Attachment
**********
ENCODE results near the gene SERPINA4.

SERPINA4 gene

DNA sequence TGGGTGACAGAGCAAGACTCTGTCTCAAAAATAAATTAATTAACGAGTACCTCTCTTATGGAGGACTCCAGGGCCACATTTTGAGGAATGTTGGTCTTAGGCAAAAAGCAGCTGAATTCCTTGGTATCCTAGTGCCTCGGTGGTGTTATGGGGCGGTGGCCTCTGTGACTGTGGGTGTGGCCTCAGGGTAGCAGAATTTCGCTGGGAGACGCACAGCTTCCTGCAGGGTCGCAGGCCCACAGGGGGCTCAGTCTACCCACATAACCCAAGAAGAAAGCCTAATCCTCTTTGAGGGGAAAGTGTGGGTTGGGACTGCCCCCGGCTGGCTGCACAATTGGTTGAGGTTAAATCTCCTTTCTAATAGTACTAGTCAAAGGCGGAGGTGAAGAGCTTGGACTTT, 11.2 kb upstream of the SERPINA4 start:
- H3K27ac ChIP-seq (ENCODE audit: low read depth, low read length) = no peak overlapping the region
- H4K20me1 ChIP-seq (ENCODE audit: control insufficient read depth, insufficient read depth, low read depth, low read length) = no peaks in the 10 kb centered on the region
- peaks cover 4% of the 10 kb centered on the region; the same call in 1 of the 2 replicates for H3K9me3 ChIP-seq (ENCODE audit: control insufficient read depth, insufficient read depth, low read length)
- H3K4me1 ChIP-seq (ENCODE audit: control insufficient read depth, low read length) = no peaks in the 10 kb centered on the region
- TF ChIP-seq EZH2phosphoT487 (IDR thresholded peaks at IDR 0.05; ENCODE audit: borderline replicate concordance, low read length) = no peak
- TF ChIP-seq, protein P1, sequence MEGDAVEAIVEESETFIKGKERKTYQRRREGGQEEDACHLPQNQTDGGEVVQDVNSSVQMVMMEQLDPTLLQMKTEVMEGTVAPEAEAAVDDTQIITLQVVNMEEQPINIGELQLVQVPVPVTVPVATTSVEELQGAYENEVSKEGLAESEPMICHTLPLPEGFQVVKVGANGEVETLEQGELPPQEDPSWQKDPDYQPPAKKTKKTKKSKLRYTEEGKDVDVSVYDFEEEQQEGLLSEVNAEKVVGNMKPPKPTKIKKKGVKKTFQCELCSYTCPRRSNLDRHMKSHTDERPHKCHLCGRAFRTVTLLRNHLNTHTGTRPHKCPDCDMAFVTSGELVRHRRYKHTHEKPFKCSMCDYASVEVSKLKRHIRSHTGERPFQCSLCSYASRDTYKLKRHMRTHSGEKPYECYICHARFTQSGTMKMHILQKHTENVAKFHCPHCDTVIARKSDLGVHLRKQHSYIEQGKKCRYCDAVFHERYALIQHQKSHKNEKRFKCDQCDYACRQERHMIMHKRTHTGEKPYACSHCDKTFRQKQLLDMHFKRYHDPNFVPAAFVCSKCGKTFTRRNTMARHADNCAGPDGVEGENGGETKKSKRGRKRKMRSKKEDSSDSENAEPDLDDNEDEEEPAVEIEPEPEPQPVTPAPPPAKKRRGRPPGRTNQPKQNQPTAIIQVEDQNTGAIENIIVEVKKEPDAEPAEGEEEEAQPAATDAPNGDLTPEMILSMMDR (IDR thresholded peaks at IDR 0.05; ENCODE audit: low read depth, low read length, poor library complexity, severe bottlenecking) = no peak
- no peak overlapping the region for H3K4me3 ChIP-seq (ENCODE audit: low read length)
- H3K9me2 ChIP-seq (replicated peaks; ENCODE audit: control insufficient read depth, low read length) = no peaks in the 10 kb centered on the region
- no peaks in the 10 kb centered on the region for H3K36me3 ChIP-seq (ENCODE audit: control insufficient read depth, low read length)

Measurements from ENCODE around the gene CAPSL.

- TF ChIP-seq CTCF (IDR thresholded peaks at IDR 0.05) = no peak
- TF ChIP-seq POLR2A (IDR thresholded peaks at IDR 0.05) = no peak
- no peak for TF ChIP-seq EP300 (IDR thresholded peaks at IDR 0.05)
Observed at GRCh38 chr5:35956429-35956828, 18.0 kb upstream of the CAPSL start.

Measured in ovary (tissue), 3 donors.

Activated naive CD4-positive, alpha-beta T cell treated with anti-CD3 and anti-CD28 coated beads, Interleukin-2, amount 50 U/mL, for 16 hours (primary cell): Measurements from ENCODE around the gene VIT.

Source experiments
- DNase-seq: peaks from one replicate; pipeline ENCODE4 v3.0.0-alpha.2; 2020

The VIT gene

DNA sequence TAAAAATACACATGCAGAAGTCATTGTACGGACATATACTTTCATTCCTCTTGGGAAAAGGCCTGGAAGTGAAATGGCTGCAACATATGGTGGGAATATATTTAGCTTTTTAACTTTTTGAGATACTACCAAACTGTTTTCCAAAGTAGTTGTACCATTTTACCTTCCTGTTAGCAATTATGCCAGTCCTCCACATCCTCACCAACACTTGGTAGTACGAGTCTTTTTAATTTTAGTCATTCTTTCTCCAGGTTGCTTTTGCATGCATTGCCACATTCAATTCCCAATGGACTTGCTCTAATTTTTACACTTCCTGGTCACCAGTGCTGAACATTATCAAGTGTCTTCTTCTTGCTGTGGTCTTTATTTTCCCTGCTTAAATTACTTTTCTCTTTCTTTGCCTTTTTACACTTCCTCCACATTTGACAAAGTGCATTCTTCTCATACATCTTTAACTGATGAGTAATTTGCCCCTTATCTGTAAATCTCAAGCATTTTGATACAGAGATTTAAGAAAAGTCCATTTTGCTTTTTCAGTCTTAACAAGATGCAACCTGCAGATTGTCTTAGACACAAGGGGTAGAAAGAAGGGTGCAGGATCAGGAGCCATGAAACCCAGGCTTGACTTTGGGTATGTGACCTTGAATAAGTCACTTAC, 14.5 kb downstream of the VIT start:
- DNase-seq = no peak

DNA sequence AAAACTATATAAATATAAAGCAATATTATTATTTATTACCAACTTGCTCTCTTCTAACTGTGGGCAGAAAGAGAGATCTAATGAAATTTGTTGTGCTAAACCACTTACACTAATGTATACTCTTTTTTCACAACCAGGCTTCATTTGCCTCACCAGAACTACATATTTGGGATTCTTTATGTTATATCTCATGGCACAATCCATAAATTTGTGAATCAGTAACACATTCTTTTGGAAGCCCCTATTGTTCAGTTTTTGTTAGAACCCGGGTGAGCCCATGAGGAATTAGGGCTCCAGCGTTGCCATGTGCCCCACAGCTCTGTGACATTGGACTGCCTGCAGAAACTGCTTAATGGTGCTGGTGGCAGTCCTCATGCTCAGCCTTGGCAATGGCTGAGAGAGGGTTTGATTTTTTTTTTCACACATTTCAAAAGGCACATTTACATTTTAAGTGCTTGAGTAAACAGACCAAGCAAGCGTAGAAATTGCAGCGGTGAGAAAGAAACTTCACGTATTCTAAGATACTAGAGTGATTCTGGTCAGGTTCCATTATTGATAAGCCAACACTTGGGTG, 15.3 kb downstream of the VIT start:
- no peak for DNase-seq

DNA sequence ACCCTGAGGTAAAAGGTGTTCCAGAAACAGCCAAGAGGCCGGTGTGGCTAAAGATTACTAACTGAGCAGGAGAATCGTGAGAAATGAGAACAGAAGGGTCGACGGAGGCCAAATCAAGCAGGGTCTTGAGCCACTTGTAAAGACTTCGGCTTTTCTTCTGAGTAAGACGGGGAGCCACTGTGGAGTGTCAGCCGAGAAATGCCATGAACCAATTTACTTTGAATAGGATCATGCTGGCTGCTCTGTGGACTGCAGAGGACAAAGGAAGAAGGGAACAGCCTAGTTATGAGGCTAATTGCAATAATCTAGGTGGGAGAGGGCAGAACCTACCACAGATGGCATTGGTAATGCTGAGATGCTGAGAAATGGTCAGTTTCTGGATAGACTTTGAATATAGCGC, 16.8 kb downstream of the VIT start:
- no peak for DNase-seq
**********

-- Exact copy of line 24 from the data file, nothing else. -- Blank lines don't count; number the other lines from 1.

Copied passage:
- DNase-seq = no peak